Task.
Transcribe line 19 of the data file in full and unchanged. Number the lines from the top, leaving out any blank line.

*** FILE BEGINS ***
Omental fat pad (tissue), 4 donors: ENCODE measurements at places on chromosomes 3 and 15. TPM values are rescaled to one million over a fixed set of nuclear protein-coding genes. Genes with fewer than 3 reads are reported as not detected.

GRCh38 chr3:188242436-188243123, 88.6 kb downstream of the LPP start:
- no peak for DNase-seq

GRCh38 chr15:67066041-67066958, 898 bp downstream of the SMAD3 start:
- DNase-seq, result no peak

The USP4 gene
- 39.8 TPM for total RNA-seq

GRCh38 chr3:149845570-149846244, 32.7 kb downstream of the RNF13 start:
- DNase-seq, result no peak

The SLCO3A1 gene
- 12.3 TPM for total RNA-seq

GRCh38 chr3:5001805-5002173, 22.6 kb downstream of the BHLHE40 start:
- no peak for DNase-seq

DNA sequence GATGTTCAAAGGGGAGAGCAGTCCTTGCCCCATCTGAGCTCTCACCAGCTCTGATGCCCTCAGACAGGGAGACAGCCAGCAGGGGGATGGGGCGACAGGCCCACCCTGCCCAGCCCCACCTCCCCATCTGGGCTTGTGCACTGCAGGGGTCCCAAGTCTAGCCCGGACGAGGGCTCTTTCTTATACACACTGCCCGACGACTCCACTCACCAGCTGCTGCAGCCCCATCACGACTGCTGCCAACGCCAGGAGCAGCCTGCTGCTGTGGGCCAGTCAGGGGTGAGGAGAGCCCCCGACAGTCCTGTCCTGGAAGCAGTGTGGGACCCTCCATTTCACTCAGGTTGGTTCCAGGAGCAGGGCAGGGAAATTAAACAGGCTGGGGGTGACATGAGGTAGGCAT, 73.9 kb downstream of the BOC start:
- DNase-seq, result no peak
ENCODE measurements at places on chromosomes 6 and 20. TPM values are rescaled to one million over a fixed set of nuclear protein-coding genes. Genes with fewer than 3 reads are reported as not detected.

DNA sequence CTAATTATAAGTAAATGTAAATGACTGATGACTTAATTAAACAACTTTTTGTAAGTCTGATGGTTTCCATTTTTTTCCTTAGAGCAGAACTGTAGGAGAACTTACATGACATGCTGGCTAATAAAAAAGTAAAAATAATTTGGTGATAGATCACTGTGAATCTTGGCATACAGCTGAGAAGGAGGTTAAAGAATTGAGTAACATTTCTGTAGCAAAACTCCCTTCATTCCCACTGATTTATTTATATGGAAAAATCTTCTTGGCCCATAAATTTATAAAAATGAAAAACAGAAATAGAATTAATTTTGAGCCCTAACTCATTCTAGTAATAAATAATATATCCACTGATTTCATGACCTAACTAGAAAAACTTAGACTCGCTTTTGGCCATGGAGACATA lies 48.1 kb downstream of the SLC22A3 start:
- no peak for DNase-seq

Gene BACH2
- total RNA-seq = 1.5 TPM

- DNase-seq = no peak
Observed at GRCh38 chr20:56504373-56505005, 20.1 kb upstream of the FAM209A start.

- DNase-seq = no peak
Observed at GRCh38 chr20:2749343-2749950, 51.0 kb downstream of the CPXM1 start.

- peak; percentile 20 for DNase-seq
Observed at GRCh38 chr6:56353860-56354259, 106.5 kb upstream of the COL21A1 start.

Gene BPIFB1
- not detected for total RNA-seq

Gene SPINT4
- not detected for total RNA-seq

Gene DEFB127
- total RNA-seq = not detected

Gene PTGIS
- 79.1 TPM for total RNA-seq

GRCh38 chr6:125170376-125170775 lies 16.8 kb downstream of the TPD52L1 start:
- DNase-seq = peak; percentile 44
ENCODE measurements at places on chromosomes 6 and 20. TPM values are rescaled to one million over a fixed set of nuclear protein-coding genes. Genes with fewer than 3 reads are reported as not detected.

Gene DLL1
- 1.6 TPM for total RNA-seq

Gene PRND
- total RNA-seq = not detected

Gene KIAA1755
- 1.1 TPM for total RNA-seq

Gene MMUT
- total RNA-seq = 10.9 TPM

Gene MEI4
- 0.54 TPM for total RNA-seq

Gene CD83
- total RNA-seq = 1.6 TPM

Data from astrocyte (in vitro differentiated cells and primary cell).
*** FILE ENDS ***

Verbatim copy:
Gene BACH2